Where the Federal Arbitration Act gives the losing party three months to challenge an award, the losing party waited too long before filing its motion to vacate. Although the losing party argued the time to appeal ran from the date of post-award motions, the arbitration award was clearly and expressly intended to be a final award as to all outstanding claims before it, including liability and damages, and in fact decided all such issues.
The underlying dispute between First Kuwaiti General Trading & Contracting W.L.L., or FKTC, and Kellogg Brown & Root, or KBR, issues out of several contracts for logistics work during the invasion of Iraq in 2003, as to which there have been a series of administrative appeals, judicial proceedings and alternative dispute resolutions. Before the court is FKTC’s motion to vacate a July 26, 2022, final award on claims submitted for arbitration rendered by the International Centre for Dispute Resolution, or ICDR, together with KBR’s cross-motion to confirm that arbitral award.
FKTC argues that the ICDR tribunal showed a manifest disregard for the applicable law. In response, KBR argues that FKTC has not filed its motion to vacate within three months of the arbitration award and therefore the motion to vacate is untimely. It further contends that if the motion to vacate is deemed timely, it must be denied on its merits, as there is no basis upon which to find that the ICDR tribunal acted improperly.
The Federal Arbitration Act states that “Notice of a motion to vacate, modify, or correct an award must be served upon the adverse party or his attorney within three months after the award is filed or delivered.” The parties do not dispute that the motion to vacate the arbitration award was filed more than three months after July 26, 2022.
FKTC argues that the three month time period did not begin to run until the tribunal issued and delivered its decision on its post-award motions on Oct. 20, 2022. FKTC argues that its motion to vacate must be considered timely under the “complete arbitration rule,” whose purpose, it contends, is comparable to those formal court rules intended to resolve all issues before post-judgment motions are decided.
Unlike the cases that have found applicable the complete arbitration rule, the arbitration award was clearly and expressly intended to be a final award as to all outstanding claims before it, including liability and damages, and in fact decided all such issues. The court finds and concludes that for the purposes of 9 U.S.C. §12 the three month period within which to file FKTC’s motion to vacate began to run on July 26, 2022, and its filing of its motion to vacate on Jan. 5, 2023, was untimely.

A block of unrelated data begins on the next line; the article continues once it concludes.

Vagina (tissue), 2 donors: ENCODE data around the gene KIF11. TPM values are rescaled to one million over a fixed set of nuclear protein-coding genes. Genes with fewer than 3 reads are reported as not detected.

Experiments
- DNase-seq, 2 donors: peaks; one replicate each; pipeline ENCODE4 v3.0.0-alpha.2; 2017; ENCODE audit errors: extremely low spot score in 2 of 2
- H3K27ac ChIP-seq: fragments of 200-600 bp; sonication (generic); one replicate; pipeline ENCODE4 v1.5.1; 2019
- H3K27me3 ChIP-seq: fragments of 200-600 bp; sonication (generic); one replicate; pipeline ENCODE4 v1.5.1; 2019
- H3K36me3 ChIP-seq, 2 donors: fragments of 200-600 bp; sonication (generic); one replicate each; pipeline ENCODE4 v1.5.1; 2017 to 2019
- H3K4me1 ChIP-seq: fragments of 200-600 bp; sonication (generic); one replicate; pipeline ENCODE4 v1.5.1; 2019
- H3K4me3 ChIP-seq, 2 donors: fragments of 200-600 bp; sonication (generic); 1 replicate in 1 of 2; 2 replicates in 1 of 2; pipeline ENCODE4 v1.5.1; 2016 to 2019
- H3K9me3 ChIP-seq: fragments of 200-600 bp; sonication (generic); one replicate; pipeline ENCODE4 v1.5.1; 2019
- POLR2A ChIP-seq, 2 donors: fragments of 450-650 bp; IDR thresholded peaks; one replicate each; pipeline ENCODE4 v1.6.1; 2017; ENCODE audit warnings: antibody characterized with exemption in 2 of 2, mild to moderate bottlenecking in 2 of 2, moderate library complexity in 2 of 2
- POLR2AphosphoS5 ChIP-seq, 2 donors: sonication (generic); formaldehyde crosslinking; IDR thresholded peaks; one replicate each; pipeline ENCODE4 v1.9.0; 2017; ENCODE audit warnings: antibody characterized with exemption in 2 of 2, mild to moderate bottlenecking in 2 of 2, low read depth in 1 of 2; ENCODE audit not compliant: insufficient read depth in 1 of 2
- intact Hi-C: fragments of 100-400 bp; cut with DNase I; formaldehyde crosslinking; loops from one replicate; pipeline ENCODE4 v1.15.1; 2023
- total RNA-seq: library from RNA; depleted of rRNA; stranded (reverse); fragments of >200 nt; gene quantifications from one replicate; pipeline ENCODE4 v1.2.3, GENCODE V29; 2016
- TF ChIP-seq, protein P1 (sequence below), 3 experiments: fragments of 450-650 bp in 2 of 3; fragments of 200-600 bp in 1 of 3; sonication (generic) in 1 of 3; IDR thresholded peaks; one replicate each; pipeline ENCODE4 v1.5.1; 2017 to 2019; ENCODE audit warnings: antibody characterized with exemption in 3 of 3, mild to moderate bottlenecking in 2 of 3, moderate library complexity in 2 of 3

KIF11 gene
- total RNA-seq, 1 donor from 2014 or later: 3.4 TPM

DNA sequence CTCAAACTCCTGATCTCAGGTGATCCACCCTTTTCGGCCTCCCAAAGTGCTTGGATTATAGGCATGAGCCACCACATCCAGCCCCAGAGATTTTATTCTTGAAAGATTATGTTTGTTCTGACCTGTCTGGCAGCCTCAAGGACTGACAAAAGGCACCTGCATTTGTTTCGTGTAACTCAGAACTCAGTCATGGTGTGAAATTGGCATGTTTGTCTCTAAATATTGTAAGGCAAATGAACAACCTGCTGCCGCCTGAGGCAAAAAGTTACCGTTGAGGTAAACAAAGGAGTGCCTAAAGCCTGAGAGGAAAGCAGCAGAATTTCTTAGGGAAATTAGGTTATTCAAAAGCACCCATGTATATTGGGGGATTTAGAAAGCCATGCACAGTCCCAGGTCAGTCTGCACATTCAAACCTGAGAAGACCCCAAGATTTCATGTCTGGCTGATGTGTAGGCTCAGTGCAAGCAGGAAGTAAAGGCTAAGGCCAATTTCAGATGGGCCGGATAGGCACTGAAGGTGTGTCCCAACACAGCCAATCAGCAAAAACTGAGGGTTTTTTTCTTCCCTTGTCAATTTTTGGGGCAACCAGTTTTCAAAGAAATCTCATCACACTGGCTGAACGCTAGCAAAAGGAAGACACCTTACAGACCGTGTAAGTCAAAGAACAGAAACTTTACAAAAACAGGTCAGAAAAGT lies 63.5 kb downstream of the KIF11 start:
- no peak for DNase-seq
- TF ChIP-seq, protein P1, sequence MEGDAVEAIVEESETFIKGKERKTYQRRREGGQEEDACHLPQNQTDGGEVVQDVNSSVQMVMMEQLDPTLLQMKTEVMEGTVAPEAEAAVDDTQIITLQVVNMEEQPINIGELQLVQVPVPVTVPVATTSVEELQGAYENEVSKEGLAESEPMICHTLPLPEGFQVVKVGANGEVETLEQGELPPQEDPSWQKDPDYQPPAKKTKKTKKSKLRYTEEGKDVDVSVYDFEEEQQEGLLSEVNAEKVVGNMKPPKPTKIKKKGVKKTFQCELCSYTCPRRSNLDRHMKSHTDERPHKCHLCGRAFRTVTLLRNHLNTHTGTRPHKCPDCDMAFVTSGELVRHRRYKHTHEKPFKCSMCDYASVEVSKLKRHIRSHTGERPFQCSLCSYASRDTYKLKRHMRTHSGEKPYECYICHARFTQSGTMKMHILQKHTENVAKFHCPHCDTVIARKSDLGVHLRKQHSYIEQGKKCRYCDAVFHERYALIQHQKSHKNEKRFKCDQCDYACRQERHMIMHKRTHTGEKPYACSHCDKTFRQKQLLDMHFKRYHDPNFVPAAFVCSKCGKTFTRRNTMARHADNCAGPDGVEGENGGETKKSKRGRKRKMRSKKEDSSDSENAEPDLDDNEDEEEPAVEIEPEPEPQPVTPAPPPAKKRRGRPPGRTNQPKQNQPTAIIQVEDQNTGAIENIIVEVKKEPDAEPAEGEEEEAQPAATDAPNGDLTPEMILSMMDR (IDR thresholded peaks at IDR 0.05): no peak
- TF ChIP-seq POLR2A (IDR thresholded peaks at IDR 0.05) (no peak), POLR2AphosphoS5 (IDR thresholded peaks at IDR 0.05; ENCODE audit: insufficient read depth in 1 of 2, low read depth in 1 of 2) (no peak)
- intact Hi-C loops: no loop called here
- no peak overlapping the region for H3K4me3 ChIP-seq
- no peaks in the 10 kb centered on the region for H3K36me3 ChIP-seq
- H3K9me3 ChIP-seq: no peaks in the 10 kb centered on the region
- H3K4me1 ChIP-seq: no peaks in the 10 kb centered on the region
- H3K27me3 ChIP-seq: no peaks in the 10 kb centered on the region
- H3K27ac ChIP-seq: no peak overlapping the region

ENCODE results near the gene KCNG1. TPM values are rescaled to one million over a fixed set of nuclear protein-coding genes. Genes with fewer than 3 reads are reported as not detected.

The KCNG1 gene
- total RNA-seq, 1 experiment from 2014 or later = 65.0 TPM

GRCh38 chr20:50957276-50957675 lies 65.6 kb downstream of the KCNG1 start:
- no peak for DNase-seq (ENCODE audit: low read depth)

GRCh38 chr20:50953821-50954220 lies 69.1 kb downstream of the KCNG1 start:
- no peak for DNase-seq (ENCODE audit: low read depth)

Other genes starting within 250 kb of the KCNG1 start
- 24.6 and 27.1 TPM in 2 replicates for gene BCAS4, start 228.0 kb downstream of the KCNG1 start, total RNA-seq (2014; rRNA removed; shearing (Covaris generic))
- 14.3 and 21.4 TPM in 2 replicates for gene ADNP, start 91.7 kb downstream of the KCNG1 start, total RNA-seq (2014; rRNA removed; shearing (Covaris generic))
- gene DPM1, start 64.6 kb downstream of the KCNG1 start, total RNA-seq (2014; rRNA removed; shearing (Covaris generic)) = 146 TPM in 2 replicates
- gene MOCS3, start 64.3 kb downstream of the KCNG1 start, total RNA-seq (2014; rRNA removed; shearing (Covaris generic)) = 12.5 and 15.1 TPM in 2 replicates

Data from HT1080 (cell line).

The parties agreed to submit to arbitration all remaining claims, the ICDR tribunal, in fact, decided in its arbitration award, as it and the parties intended, all remaining claims that had been submitted to it for resolution; the Article 30 motions did not authorize reconsideration or an expansion of those claims submitted and the tribunal’s decision on the Article 30 motion did not substantively change any aspect of the final award.
KBR has moved the court to confirm the award of the ICDR tribunal. FKTC opposes that request on the grounds that this court lacks the jurisdiction and authority to confirm the award because the parties did not explicitly agree that a court could enforce the award (i.e. the agreement does not contain language that explicitly references judicial enforcement).
In the arbitration agreement, the parties clearly and explicitly agreed that a resolution through arbitration as to all subcontract disputes was “final and binding”; and the arbitration award, which resolved all outstanding disputes, was a “final” award. Courts, including the Fourth Circuit, have recognized that an intent to have an award judicially enforceable can be inferred from references to the finality of an arbitration award. That the parties contemplated judicial enforcement is further reflected in FKTC’s application to the court to vacate the award.
Plaintiff’s motion to vacate the arbitration award denied. Defendant’s motion to confirm the arbitration award granted.
First Kuwaiti General Trading & Contracting W.L.L. v. Kellogg Brown & Root, Case No. 1:23-mc-1, May 12, 2023. EDVA at Alexandria (Trenga). VLW 023-3-257. 14 pp.